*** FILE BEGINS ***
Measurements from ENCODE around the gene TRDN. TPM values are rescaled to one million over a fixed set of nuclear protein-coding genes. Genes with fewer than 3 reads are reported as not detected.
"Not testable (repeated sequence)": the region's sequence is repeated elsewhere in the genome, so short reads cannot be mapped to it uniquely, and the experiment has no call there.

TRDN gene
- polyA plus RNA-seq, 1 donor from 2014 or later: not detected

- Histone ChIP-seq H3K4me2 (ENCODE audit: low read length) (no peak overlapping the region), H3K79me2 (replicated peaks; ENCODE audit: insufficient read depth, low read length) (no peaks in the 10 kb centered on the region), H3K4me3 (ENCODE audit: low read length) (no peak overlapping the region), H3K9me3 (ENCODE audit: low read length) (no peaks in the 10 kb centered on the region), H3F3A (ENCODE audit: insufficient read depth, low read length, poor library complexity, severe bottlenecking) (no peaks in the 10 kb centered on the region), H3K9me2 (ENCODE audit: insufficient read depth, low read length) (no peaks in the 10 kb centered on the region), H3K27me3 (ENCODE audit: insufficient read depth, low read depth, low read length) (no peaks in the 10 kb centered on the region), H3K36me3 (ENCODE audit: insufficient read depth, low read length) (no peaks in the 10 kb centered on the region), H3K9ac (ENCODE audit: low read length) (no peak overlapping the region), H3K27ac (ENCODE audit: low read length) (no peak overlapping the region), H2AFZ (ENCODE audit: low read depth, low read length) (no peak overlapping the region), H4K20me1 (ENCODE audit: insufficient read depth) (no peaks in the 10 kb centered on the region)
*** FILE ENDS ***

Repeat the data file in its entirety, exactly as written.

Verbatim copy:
Measurements from ENCODE around the gene TRDN. TPM values are rescaled to one million over a fixed set of nuclear protein-coding genes. Genes with fewer than 3 reads are reported as not detected.
"Not testable (repeated sequence)": the region's sequence is repeated elsewhere in the genome, so short reads cannot be mapped to it uniquely, and the experiment has no call there.

TRDN gene
- polyA plus RNA-seq, 1 donor from 2014 or later: not detected

- Histone ChIP-seq H3K4me2 (ENCODE audit: low read length) (no peak overlapping the region), H3K79me2 (replicated peaks; ENCODE audit: insufficient read depth, low read length) (no peaks in the 10 kb centered on the region), H3K4me3 (ENCODE audit: low read length) (no peak overlapping the region), H3K9me3 (ENCODE audit: low read length) (no peaks in the 10 kb centered on the region), H3F3A (ENCODE audit: insufficient read depth, low read length, poor library complexity, severe bottlenecking) (no peaks in the 10 kb centered on the region), H3K9me2 (ENCODE audit: insufficient read depth, low read length) (no peaks in the 10 kb centered on the region), H3K27me3 (ENCODE audit: insufficient read depth, low read depth, low read length) (no peaks in the 10 kb centered on the region), H3K36me3 (ENCODE audit: insufficient read depth, low read length) (no peaks in the 10 kb centered on the region), H3K9ac (ENCODE audit: low read length) (no peak overlapping the region), H3K27ac (ENCODE audit: low read length) (no peak overlapping the region), H2AFZ (ENCODE audit: low read depth, low read length) (no peak overlapping the region), H4K20me1 (ENCODE audit: insufficient read depth) (no peaks in the 10 kb centered on the region)